Medical Construction & Design

SEP-OCT 2014

Medical Construction & Design (MCD) is the industry's leading source for news and information and reaches all disciplines involved in the healthcare construction and design process.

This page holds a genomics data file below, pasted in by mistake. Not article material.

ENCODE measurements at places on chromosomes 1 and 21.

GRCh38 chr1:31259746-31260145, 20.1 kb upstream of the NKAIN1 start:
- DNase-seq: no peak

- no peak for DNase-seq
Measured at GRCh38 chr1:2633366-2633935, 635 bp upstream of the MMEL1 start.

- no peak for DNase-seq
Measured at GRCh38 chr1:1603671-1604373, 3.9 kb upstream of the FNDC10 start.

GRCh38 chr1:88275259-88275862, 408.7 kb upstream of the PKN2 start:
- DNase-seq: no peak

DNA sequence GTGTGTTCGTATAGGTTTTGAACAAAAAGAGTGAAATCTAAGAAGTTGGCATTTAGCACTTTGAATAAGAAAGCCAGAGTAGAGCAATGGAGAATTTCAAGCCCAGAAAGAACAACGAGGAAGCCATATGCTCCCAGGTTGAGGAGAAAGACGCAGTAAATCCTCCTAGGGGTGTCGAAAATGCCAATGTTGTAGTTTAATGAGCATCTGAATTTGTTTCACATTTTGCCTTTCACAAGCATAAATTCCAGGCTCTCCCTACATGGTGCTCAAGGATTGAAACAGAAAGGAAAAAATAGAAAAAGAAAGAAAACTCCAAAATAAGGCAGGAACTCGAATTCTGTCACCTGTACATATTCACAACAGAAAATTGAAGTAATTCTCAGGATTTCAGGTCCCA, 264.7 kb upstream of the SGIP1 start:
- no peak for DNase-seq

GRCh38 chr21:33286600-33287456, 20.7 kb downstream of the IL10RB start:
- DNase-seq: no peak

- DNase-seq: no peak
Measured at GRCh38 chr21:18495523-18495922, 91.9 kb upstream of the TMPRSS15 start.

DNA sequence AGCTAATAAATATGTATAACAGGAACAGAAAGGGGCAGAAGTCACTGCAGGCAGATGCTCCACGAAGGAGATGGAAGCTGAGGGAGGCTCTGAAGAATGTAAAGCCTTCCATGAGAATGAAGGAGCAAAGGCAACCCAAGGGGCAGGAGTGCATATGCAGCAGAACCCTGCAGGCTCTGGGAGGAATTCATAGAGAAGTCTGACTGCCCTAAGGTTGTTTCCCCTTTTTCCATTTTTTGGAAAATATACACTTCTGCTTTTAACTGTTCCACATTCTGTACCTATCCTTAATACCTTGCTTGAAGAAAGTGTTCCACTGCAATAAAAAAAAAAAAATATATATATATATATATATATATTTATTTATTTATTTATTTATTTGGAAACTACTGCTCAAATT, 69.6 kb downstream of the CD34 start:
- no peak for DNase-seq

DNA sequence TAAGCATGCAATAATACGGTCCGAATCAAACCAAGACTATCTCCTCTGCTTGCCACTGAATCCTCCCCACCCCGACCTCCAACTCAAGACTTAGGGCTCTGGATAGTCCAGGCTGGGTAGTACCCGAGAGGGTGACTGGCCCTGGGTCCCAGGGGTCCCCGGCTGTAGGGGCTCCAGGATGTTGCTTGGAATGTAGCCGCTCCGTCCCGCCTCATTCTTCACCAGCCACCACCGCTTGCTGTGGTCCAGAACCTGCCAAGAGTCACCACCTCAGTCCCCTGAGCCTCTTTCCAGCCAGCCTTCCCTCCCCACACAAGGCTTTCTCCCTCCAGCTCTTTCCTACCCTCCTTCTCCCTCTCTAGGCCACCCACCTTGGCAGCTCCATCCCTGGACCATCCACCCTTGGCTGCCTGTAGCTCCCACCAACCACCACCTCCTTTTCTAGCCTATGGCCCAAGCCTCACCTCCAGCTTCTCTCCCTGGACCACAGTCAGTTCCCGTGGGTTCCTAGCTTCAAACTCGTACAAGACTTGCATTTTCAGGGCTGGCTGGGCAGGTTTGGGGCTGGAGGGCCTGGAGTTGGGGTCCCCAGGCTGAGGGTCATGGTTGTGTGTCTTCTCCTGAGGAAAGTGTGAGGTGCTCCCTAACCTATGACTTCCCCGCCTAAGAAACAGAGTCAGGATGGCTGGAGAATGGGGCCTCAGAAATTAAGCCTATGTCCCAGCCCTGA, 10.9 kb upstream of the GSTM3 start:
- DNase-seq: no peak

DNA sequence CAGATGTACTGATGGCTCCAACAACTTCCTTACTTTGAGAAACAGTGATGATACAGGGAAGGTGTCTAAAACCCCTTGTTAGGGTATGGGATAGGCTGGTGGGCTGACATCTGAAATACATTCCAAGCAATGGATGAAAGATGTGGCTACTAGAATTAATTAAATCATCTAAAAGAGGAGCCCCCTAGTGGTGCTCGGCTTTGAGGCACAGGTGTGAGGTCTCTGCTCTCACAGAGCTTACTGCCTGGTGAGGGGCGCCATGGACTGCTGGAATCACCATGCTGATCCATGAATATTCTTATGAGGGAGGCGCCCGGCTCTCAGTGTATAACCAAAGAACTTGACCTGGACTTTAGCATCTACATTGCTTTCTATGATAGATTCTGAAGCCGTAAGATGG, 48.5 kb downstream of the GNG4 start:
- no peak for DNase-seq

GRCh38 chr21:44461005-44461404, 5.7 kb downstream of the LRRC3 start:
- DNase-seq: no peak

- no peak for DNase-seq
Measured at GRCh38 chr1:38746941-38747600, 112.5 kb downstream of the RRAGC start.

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16 Medical Construction & Design | September/October 2014 By Dustin Swartz T oday's healthcare facilities are getting smarter and simpler. For years, the goal has been to drive out waste (in the form of time and resources) to deliver higher quality, more effi cient care. Lean principles and other operational initiatives have made this possible, but so have new approaches to building design. This not only refers to the size and shape of buildings and the rooms within, but sometimes more importantly to the architec- tural products inside. Tables, chairs, lighting, storage and decor are all crucial compo- nents to consider. But per- haps one of the most crucial is interior doors. They must offer universal accessibility, high durability, ease-of-use, space savings and the proper aesthetic and acoustical pri- vacy — all to help implement a strong and streamlined delivery of care. There are countless types of doors on the market, each with their own strengths and weaknesses. For builders of healthcare facilities, a clear trend is emerging among specifi ers: the sliding door. An ideal space-saving solu- tion, sliding doors offer many benefi ts to medical buildings, with few sacrifi ces. Sliding doors are a complete solu- tion — effi ciency is built-in. Sliding barn doors are available in a range of styles and fi nishes. Although the prototypical sliding door is made of glass, they are made from a variety of mate- rials, including: > Flush wood > Flush laminate > Wood stile and rail with glass vision lite > Aluminum stile and rail with glass vision lite > Glass units with integral blinds or louvers > Lead shielding and glazing for X-ray rooms Frame design plays a signifi cant role in design versatility. Frames can be installed so that the open path travels along both the top and bottom of a sliding track (sometimes called a "sill"), or from the top alone, depending on the desired aesthetic and functionality. Bottom tracks, or thresholds, can be minimized or entirely avoided with the specifi cation of some sliding door styles. Enter: Barn doors Barn doors are hung without an exposed fl oor track and are designed to roll smoothly over a concealed top-hung track. Unlike traditional pocket or patio sliding doors, barn doors can be easier to operate and easier to clean — elements critical to healthcare construction. Some barn doors feature jambs that wrap the wall construction for a clean, fi nished appearance and enhanced durability. Sliding barn doors are also available with smoke infi ltration ratings. Per the 2012 International Building Code, Section 710.5.2.2, Smoke & Draft control doors must meet a maximum leak- age rate of 3.0 ft3 / minimum per square foot of door area. Sliding barn doors are tested to Standard UL 1784. Finally, barn doors may be equipped with soft-closers, which act like dampers. They slow down a fast-moving door to prevent it from slam- ming and then mechanically pull the door shut slowly for the last 2 inches of travel. Doors that feature this soft- close capability improve provider/patient experience by eliminating the possibil- ity of pinched fi ngers or slammed doors, creating a quieter, more user-friendly Smart, simple delivery of care Sliding doors offer built-in effi ciency Integrated door systems feature superior fi t and fi nish and are great for a variety of healthcare applications. SPOTLIGHT DOORS AND HARDWARE

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